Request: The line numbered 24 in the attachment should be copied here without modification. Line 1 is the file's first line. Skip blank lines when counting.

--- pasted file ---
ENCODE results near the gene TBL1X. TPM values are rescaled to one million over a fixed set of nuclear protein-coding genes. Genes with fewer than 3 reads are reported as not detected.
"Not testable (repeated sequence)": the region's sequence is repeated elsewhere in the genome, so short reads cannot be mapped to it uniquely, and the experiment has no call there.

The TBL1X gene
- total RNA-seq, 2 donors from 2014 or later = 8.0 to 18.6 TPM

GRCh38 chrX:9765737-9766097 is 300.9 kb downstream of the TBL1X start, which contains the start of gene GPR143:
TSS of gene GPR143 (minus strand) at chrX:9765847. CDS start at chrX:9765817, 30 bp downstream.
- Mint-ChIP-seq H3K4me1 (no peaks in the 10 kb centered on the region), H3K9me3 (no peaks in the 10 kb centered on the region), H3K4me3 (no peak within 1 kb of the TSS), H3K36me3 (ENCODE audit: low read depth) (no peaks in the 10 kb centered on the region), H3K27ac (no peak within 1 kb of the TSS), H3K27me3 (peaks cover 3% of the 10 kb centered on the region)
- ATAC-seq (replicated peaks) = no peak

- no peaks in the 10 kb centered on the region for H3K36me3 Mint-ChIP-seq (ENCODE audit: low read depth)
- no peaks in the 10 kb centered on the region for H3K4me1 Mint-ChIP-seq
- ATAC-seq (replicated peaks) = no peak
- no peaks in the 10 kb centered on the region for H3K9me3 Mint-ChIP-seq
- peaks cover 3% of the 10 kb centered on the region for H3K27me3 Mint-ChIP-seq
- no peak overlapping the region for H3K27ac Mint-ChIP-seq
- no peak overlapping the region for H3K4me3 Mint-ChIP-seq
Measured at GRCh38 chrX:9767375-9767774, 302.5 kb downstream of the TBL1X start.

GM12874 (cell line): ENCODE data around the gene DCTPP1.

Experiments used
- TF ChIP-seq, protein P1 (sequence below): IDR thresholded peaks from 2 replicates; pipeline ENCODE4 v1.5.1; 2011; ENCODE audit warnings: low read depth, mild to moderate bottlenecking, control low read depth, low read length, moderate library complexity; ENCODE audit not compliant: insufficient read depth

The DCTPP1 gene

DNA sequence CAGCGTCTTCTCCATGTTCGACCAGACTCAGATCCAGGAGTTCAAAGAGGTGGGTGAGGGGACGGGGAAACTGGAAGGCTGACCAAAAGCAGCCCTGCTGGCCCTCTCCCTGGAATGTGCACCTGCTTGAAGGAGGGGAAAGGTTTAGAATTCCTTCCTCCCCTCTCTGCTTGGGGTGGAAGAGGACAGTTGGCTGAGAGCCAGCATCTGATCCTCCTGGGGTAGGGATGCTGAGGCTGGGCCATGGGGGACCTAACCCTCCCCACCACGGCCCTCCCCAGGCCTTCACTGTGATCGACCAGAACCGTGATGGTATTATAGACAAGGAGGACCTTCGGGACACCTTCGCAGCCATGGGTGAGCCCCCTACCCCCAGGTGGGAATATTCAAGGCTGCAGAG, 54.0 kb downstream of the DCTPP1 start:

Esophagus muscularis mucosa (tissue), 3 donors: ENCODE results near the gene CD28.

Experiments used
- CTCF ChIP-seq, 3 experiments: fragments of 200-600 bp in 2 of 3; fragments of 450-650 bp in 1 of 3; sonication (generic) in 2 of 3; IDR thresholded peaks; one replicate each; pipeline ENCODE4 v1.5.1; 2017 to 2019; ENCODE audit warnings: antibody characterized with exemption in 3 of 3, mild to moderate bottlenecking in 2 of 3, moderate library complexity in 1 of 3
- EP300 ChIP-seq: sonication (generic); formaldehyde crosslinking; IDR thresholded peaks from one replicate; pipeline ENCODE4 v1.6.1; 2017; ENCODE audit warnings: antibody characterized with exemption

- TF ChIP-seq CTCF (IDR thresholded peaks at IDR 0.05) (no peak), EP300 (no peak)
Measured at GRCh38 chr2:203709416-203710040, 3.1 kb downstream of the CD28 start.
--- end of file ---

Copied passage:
- CTCF ChIP-seq, 3 experiments: fragments of 200-600 bp in 2 of 3; fragments of 450-650 bp in 1 of 3; sonication (generic) in 2 of 3; IDR thresholded peaks; one replicate each; pipeline ENCODE4 v1.5.1; 2017 to 2019; ENCODE audit warnings: antibody characterized with exemption in 3 of 3, mild to moderate bottlenecking in 2 of 3, moderate library complexity in 1 of 3